Bartók: Bluebeard’s Castle. Andrea Meláth, mezzo-soprano; Gustáv Beláček, bass; Bournemouth Symphony Orchestra conducted by Marin Alsop. Naxos. $8.99.
Respighi: Vetrate di chiesa (Church Windows); Impressioni brasiliane (Brazilian Impressions); Rossiniana: Suite for Orchestra. Buffalo Philharmonic Orchestra conducted by JoAnn Falletta. Naxos. $8.99.
Of all the works on these two CDs, Béla Bartók’s Bluebeard’s Castle was written earliest, yet sounds the most modern. Ever since its first performance in 1918, it has been a wonder and a puzzlement. It takes the old legend of Bluebeard, who married and killed his wives, and turns it into symbolist poetry and an inner drama in which all the wives – four of them – are still alive at the end, to the unknowable extent that they ever were. The opera is all dialogue between Bluebeard and Judith, his latest wife; nothing happens except that Judith opens seven doors and says she sees many things beyond them – but the audience sees nothing. The words are all-important here, which is why the new Naxos recording, despite its many musical pleasures, is ultimately unsatisfying. There is no libretto; very few listeners are likely to know Hungarian well enough to understand what is being said; and the included synopsis is rendered meaningless by the fact that what happens on stage is almost irrelevant to what this opera is about. The performance itself is well above average, with Andrea Meláth especially good, her Judith coming across as more powerful than Gustáv Beláček’s Bluebeard almost to the end, and her voice considerably stronger as well (probably because of the miking: Beláček is sometimes overmatched by the orchestra, while Meláth is not). Marin Alsop and the Bournemouth Symphony do a fine job with the music, especially the dark and ominous beginning and the huge orchestral climax before the opening of the seventh door. The one-act, one-hour opera requires the two performers to declaim in a manner that is not quite melodrama, not quite Sprechstimme, and that both singers handle comfortably. As for what this version of the Bluebeard myth really signifies, it is hard to escape the notion that when everything means something, nothing means anything. Librettist Béla Balázs, in seeking profundity, merely created obscurity – certainly for non-Hungarian speakers. Bartók’s music, though, is as much a character as either Judith or Bluebeard, and it is every bit as odd and disturbingly effective today as it was in 1918.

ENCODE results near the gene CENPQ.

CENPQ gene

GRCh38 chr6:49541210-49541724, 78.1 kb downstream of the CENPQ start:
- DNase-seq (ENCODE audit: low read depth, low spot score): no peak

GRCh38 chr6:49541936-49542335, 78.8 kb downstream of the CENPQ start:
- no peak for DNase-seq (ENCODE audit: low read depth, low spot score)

The three works by Ottorino Respighi are far more straightforward; they are also far less interesting. Vetrate di chiesa (Church Windows) dates to 1925 (although it was not performed until 1927) and was in fact not written about church windows: the four movements’ titles were added after Respighi finished the suite. The work is pleasant and, as usual with Respighi, cleverly scored. The gently nostalgic first movement, “The Flight into Egypt,” and dramatically warlike second one, “St. Michael the Archangel,” sound best as interpreted by JoAnn Falletta and the Buffalo Philharmonic. The third movement, “The Matins of St. Clare,” drags, and the finale, “St. Gregory the Great,” never really builds to an impressive climax. Impressioni brasiliane (Brazilian Impressions) was written in 1928, after Respighi made a trip to Brazil, but this performance never quite takes off. The first and longest movement, “Tropical Night,” should sound more sensuous than it does here; the second, “Butantan” (the name of a research facility where dangerous snakes were raised) is never quite sinuous or menacing enough. “Song and Dance,” the finale, is pleasant, but this performance does not break free into the sort of abandoned joy associated with Brazilian rhythms. Nor is there a sense of delight in Rossiniana: Suite for Orchestra, written the same year as Vetrate di chiesa. The suite’s four movements are based on piano pieces that Rossini called Les Riens (“Trifles” or “Nothings”), much in the manner of Respighi’s 1919 ballet, La boutique fantasque. Unfortunately, Rossiniana is not as charming as the earlier work, and Falletta fails to evoke more than occasional joy from it. The one thing missing most on this CD is lightheartedness – a quality that would enhance all the pieces here, including the one whose movements’ titles make it seem to be related to sacred matters.
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